The group alerted the scientific community about this flare and urged researchers using radio and X-ray telescopes to observe it as well. Data on the event were given by 21 telescopes in all. “When all the pieces of the puzzle were acquired and put together, this picture emerged which was just astonishing,” Andreoni said. “We were not expecting to find such a rare source, and definitely not in the optical.”
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Only about 1% of the stars that are annihilated by black holes appear to produce incredibly strong jets, but it is still unclear why. The star’s energy is transformed into light when it is split apart and its constituent parts are drawn inward toward the black hole. According to one theory, the black hole’s magnetic field and spin could combine to cause material to burst out of its poles, much like a paint tube that has been squeezed until material shoots out of either end.
“We’re talking about thousands of times the mass of the Earth that is pulled apart and spun up and launched at close to the speed of light. It’s a really unique opportunity to study something that is impossible to reproduce on Earth,” Andreoni said.
This marked the first time such a jet was observed in the visible light region of the electromagnetic spectrum, also referred as the optical wavelength. In the past, jets from black holes had been found by observing radio waves, gamma rays, and X-rays.
This demonstrates that looking in the optical range could be a valuable technique to spot these extraordinary events in the future and provides astronomers with information on the environment surrounding the black hole, indicating that it is not that dense because it allowed optical light to get through.
Greater flexibility in telescope design and planning is also being driven by the need for telescopes to react swiftly to such events. The number of researchers applying for time on telescopes like Hubble and James Webb is far greater than what can be accommodated. Therefore, every last minute of observation time is filled to the fullest extent feasible and is methodically planned out years in advance. However, there is also a requirement for telescopes that can react to uncommon events in a matter of hours or perhaps minutes.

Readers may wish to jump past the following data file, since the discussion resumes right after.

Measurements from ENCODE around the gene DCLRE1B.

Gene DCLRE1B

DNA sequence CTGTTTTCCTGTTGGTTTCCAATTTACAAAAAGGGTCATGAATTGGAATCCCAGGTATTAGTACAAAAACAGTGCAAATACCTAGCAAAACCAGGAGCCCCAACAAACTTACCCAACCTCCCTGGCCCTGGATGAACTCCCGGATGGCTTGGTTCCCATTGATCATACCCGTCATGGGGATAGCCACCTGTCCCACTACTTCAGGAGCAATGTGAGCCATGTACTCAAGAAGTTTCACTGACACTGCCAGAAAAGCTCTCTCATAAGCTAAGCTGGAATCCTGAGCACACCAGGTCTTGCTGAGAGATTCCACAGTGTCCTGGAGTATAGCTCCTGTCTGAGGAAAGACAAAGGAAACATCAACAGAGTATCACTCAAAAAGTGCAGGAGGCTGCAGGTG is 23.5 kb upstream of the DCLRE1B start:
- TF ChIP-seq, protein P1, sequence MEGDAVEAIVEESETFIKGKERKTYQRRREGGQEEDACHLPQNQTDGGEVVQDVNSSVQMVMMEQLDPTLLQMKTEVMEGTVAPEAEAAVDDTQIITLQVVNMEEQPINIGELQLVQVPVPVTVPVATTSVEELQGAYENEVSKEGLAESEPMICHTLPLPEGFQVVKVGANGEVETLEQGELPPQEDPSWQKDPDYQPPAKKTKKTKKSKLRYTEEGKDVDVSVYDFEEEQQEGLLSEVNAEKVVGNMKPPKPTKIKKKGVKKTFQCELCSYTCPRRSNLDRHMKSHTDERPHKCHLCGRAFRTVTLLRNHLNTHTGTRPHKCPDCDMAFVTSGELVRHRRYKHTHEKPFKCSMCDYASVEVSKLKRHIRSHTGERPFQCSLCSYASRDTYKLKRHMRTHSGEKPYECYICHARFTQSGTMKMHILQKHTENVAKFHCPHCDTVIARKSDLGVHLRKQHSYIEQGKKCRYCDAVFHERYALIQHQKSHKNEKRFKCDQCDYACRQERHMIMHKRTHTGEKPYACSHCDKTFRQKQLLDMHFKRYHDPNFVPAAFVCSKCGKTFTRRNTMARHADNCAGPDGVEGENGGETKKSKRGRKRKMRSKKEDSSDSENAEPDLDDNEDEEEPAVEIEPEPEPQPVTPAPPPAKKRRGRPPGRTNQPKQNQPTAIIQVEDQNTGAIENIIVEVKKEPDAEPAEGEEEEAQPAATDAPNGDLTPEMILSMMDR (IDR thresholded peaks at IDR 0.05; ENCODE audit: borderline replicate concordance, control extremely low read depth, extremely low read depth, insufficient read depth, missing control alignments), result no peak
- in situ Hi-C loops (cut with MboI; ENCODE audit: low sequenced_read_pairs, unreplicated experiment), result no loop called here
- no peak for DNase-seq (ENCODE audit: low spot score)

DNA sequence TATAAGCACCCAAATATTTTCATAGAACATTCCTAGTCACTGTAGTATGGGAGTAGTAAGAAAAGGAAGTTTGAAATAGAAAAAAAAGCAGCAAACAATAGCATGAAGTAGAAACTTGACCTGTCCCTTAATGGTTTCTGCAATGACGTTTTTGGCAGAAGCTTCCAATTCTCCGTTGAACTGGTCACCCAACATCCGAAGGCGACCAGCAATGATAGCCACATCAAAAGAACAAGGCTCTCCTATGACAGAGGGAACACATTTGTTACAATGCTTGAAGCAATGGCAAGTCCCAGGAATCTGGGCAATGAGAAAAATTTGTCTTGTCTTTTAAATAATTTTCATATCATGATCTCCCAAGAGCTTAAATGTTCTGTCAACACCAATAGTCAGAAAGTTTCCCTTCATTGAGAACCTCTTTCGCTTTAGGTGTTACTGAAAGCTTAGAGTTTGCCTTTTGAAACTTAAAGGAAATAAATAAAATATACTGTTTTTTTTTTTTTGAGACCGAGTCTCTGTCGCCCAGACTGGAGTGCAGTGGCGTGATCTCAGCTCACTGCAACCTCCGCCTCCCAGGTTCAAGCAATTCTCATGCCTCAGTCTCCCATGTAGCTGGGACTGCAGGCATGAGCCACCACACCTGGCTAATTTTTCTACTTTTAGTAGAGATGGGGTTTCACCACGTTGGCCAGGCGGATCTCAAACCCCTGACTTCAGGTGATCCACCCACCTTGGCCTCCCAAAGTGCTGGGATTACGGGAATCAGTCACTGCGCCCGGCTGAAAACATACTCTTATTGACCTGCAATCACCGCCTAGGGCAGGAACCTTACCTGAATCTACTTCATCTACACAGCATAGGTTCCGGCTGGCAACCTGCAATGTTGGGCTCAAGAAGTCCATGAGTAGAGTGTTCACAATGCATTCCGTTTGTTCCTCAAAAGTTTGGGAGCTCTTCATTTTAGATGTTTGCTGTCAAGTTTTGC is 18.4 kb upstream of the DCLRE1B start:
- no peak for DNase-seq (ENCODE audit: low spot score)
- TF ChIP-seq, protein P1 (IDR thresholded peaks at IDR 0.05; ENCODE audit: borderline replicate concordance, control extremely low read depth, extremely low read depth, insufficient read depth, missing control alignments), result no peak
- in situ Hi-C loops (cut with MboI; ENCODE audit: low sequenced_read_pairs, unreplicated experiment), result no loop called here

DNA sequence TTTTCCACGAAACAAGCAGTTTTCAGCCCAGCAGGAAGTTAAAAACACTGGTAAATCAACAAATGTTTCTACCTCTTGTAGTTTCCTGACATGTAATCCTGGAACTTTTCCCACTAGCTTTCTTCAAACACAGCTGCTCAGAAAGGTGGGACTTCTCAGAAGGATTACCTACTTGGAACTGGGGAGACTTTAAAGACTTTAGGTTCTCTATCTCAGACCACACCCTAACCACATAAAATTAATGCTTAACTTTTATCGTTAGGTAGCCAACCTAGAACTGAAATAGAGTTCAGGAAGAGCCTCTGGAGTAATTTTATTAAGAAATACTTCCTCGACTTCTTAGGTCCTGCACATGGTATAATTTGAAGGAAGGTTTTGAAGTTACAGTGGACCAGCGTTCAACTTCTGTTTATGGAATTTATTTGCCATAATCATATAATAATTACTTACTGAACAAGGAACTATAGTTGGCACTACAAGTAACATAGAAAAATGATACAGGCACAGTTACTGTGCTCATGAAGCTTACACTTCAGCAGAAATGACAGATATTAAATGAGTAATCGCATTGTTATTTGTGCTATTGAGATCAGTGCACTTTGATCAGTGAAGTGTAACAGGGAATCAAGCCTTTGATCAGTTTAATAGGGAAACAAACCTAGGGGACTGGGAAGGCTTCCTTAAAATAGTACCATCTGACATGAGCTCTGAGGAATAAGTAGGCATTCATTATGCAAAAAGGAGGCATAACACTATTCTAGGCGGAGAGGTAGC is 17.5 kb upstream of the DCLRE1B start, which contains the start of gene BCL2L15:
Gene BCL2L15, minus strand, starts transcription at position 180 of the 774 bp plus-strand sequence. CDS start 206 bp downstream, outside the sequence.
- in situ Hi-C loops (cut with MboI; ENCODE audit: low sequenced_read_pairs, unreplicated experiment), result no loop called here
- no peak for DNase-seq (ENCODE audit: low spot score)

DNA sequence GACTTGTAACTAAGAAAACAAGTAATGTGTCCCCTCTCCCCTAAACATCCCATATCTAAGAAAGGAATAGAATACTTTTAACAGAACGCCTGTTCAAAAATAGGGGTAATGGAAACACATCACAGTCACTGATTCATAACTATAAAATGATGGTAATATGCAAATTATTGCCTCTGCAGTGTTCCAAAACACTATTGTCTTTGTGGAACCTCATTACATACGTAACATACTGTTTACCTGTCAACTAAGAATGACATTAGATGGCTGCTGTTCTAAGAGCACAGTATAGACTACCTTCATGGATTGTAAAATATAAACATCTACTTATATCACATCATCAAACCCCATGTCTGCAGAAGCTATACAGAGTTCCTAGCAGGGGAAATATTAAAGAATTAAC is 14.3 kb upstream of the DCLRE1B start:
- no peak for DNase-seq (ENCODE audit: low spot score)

Hubble and the James Webb Space Telescope only sporadically contribute to this type of research since it is challenging to quickly and safely shift the orientation of a space-based telescope. However, recently constructed ground-based telescopes, such as the GROWTH-India telescope or the MASTER network, are experts at scanning the sky for gamma-ray bursts and moving quickly and autonomously to view them.
Additionally, human intervention is always an option. “Sometimes you literally have to call people up and say, ‘Hey, can you please point the telescope at these or those coordinates?’” stated Andreoni. stated Andreoni. In other situations, researchers submit requests via online platforms to conduct observations during convenient times. The question of how telescopes might react to these fleeting but crucially scientific events is becoming more and more prominent.
This advance in black hole observations, according to Andreoni, was only possible because of the global collaboration of scientists using various telescopes and the quick response times of those telescopes. “This was extremely important for this kind of discovery. If we couldn’t do it with any telescope, we would have not realized that we were sitting on such a big discovery.”